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Ben Horwitz and Nathan Goldstein. That spring, while they were juniors at Horton Watkins High School, Ben and Nathan formed a St. Louis chapter of a nonprofit called Planting Shade and planted 1,000 trees throughout the St. Louis area. They designed and sold t-shirts to raise funds to purchase 1,000 river birch seedlings native to Missouri. They approached and contacted several schools, hospitals, camps, community centers and homes in the area for permission to plant trees on their respective properties. They contacted MSD to locate homes in the area where sewer construction was causing deforestation and contacted homeowners to plant some of the trees to reforest those areas. They’ve also partnered with other local nonprofits to source shovels, mulch, and other necessary supplies for the planting.

Founding members of MaTovu: Abby Bennett, Shira Berkowitz, Katie Garland, Barbara Levin, Russel Neiss, Paul Sorenson and Andrew Warshauer. Based in a former synagogue in south St. Louis, MaTovu is a volunteer-founded, volunteer-run, diverse and open Jewish community in St. Louis that strives for deep connection with its neighbors in the city and actively engages with important and addresses complex relevant issues of who and where its participants are now as Jews. It hosts a variety of spiritual, cultural, and social programs—including Shabbat services, concerts, readings, neighborhood gatherings, simchas, youth programs, adult Jewish education classes, and more. MaTovu also seeks to connect Jews with other diverse communities in our area by providing an inclusive meeting place for Jewish and non-Jewish programs.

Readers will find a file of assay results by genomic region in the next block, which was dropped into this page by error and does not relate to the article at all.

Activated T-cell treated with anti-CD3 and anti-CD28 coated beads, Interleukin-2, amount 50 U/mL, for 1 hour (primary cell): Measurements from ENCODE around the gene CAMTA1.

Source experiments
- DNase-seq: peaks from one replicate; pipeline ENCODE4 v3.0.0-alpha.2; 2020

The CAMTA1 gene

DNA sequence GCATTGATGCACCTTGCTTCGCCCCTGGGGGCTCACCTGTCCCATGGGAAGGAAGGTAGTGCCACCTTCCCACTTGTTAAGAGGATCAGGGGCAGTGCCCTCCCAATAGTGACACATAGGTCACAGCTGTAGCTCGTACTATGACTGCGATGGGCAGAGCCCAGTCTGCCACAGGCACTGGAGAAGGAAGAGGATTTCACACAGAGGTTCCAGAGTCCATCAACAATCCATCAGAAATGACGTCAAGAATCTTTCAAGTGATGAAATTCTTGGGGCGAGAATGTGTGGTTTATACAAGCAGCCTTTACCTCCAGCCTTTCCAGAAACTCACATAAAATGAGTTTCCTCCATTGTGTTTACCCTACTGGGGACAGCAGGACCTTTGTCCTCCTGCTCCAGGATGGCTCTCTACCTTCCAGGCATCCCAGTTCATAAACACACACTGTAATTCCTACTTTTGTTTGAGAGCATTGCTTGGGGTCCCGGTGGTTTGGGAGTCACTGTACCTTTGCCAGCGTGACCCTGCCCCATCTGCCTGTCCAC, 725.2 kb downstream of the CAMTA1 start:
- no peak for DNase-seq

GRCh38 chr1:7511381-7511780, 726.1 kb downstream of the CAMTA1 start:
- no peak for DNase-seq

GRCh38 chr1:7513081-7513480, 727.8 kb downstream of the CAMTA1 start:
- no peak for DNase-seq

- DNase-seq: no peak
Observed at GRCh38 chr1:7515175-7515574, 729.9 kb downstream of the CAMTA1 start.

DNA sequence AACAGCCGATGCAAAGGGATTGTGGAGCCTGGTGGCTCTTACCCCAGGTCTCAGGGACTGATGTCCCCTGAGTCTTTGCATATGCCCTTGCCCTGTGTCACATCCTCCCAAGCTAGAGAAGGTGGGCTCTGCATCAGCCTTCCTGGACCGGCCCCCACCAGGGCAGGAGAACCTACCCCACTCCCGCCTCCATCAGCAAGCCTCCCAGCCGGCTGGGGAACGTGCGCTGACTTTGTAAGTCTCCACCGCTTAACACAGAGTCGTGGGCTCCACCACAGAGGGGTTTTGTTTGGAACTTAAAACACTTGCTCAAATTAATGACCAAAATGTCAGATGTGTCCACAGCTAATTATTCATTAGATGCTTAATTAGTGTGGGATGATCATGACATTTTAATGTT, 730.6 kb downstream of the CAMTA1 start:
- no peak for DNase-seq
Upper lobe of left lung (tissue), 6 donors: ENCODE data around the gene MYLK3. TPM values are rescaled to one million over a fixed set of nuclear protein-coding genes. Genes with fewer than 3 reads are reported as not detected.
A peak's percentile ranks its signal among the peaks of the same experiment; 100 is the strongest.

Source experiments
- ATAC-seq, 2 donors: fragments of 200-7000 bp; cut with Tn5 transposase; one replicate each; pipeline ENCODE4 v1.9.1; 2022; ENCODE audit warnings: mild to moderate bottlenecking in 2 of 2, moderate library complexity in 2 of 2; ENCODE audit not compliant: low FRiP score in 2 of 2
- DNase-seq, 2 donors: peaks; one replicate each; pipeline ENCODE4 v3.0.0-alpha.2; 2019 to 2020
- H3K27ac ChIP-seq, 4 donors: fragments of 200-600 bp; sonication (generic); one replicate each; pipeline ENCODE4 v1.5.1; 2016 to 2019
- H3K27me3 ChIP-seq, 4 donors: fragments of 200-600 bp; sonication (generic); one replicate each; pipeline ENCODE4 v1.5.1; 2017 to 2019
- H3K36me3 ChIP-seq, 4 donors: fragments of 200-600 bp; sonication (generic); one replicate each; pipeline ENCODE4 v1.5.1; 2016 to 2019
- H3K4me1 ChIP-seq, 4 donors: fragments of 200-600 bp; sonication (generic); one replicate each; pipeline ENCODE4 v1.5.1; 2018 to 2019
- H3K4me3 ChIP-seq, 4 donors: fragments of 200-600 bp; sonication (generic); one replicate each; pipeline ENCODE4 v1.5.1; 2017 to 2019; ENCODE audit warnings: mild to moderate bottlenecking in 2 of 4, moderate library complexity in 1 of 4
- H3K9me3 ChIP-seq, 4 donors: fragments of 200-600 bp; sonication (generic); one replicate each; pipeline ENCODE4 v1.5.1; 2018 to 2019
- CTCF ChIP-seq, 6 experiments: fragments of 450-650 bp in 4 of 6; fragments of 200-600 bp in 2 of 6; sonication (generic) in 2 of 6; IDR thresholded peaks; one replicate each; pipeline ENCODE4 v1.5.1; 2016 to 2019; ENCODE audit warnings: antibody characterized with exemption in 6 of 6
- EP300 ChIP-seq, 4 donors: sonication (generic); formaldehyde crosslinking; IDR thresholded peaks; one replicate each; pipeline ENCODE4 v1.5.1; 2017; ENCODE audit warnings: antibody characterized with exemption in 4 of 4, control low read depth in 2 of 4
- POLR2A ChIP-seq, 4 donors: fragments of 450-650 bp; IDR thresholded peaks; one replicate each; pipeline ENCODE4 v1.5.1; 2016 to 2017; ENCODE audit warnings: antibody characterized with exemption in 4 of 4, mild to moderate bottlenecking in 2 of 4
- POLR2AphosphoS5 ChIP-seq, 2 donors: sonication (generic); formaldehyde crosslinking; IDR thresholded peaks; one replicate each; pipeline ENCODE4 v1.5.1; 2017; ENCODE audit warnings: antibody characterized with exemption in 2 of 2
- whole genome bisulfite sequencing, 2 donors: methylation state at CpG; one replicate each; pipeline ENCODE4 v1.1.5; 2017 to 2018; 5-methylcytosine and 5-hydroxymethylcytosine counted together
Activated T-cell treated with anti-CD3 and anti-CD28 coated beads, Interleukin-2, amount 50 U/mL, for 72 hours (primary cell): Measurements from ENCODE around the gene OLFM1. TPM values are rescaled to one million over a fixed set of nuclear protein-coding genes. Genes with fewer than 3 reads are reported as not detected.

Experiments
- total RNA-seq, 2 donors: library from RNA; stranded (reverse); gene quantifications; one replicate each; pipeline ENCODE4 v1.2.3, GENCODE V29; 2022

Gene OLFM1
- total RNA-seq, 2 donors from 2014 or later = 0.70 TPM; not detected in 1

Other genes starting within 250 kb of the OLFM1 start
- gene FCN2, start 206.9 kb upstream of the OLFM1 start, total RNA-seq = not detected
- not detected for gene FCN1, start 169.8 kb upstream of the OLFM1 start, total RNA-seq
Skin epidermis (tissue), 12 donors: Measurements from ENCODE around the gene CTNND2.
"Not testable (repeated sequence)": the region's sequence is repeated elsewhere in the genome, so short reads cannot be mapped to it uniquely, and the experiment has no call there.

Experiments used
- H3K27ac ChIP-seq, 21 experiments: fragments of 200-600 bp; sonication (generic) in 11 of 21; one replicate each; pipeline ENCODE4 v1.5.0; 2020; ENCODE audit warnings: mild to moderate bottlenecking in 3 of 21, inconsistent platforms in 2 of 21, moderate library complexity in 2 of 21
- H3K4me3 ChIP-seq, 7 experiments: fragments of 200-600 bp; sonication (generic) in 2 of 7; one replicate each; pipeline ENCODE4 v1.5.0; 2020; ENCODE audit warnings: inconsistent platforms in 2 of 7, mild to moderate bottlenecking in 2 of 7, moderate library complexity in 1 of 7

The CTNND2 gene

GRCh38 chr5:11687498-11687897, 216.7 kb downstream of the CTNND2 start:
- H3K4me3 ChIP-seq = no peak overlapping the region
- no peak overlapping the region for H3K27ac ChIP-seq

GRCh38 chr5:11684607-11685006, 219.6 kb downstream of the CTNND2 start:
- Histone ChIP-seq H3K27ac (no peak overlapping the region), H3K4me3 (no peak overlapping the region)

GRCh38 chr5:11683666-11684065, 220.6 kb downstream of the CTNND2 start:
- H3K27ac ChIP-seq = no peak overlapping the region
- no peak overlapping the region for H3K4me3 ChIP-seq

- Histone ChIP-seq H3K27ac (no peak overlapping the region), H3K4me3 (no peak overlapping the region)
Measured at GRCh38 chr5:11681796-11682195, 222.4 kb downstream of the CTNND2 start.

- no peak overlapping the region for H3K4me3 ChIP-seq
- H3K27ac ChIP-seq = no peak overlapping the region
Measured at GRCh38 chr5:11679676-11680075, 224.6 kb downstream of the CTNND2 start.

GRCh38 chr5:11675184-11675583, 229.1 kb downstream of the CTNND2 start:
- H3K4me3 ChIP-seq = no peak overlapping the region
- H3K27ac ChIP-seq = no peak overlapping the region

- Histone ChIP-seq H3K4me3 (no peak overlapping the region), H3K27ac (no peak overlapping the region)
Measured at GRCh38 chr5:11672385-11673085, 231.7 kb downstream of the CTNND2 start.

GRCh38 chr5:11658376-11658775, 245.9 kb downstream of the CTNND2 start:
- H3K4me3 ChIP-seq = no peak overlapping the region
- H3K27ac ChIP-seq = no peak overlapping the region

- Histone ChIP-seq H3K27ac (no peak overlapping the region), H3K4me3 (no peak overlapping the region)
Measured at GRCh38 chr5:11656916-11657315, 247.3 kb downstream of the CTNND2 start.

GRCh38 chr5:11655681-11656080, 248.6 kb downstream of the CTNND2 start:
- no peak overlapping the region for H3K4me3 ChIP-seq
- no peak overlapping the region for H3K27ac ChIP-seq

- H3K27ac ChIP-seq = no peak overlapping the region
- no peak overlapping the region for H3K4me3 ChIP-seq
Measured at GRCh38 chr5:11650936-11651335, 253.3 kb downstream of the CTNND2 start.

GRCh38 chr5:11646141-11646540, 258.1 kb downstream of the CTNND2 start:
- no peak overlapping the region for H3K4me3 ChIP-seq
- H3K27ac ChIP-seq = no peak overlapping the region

Michael Silerwho advocates for social justice. As an active member of the Shaare Emeth community’s Mental Health Initiative Committee, she has been instrumental in bringing awareness, knowledge and programs to community members on mental health issues during the pandemic. For years it has been the leading community for attending gay pride celebrations with the local Jewish community. She also delivers packages to returning parishioners, makes fortnightly phone calls to check on at-risk seniors, and became a notary last year as part of Shaare Emeth’s efforts to help notarize all postal ballot paperwork.

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advisor of Jewish light Ear Chadash Teen Page: Caroline Goldenberg (current); and (formerly) Jenny Wolkowitz, Mimi Pultman, Peggy Kaplan, and Lauren Sagel. The youth side of Ohr Chadash (meaning ‘new light’) began as an entirely volunteer-designed and volunteer-led effort in the 2008-2009 school year and has grown rapidly since then. Jewish light Former board members Jenny Wolkowitz and Mimi Pultman had the idea for a monthly magazine Jewish light Teen site that would be maintained by St. Louis teenagers who would write and edit stories, take photos, and design their own pages. Co-Chairs Wolkowitz and Pultman enlisted the help of Jewish light Staff to provide some training and supervision for the teens, but the volunteer co-chairs – then and now – do most of the work of recruiting and vetting staff, appointing editors for teen sites, arranging monthly meetings and providing to help teenagers plan and execute their stories, videos and photographs and create their layouts pages per month. These are volunteers who have been responsible for the youth site project from the start with a great deal of commitment and responsibility.

Visit for more information. Tickets for the event will be available online from October 3rd.